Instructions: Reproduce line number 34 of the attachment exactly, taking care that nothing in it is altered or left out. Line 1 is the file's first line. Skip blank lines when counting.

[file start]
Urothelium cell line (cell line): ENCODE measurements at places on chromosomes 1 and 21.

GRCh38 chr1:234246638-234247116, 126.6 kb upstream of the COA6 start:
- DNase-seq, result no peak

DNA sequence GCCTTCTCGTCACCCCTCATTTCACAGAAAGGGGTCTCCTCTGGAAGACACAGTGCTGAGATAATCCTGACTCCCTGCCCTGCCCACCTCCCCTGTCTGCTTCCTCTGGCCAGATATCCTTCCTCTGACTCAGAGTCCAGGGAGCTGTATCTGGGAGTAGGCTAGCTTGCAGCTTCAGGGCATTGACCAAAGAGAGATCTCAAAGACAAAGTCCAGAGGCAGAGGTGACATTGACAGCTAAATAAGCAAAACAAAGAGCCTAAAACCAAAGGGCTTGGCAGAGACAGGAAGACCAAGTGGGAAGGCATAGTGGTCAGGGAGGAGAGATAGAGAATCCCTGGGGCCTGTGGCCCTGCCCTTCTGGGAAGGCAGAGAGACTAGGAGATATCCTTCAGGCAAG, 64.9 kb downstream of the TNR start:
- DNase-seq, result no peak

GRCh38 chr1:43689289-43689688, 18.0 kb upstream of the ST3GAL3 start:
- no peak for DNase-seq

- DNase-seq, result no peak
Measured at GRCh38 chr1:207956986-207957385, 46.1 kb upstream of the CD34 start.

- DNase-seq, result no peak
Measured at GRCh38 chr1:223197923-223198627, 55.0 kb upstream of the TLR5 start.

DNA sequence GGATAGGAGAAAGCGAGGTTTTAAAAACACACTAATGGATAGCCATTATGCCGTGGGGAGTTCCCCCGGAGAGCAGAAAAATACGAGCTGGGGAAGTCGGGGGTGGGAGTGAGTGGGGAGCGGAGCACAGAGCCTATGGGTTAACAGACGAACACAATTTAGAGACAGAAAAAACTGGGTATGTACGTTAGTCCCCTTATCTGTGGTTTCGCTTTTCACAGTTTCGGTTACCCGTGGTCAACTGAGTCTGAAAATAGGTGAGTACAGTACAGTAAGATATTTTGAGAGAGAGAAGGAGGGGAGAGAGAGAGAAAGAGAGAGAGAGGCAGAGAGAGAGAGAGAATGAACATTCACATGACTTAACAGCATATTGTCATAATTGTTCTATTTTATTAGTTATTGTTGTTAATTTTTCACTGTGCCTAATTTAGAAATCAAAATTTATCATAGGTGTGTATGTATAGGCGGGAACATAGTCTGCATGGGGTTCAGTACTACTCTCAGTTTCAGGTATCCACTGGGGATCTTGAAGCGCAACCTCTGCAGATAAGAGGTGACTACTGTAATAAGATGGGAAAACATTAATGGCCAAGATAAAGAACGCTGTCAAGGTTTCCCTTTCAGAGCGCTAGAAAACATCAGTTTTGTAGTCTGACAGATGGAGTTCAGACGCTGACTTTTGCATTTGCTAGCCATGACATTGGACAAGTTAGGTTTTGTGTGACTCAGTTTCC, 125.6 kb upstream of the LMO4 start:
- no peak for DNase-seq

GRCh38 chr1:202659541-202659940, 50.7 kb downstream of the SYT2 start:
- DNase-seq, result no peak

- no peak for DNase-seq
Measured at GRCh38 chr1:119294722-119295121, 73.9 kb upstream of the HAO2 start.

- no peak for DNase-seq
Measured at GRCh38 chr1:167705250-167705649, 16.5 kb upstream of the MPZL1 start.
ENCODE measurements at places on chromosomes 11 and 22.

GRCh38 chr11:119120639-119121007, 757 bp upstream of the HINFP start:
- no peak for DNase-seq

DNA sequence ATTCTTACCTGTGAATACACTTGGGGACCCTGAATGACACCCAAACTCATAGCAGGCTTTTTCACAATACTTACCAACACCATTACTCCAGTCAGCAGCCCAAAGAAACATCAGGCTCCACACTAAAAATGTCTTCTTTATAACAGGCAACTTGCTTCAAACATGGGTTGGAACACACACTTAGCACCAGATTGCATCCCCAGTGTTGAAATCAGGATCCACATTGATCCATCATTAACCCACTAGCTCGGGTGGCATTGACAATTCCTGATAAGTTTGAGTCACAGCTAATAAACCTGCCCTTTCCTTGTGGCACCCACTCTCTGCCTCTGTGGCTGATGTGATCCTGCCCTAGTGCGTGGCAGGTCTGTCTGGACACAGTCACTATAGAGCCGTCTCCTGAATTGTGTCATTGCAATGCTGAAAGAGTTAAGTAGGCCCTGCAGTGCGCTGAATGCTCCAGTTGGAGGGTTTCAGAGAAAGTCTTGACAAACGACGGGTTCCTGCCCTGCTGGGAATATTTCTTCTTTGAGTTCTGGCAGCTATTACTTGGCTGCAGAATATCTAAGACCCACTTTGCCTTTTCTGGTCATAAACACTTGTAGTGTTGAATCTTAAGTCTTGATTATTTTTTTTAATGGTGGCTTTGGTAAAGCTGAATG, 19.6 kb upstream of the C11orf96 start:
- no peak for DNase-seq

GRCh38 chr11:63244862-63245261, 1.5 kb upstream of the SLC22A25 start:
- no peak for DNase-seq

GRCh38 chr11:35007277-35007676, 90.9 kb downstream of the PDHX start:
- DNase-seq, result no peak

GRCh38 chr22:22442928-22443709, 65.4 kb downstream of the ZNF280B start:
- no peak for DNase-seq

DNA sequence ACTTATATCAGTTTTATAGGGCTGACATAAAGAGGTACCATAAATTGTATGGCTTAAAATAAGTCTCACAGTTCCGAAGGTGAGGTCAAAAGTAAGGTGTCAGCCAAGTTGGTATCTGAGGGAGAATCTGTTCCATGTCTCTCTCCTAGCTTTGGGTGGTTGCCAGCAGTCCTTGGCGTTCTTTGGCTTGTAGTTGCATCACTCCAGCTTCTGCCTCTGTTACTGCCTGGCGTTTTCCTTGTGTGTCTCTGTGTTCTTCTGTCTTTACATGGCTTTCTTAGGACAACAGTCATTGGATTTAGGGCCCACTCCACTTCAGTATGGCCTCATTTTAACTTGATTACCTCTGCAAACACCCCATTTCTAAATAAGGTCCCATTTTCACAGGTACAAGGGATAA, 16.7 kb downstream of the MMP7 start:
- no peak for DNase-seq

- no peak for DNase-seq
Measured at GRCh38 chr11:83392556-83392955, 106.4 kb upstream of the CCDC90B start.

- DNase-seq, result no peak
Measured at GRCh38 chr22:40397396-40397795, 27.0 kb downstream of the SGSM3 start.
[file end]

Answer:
Measured at GRCh38 chr11:83392556-83392955, 106.4 kb upstream of the CCDC90B start.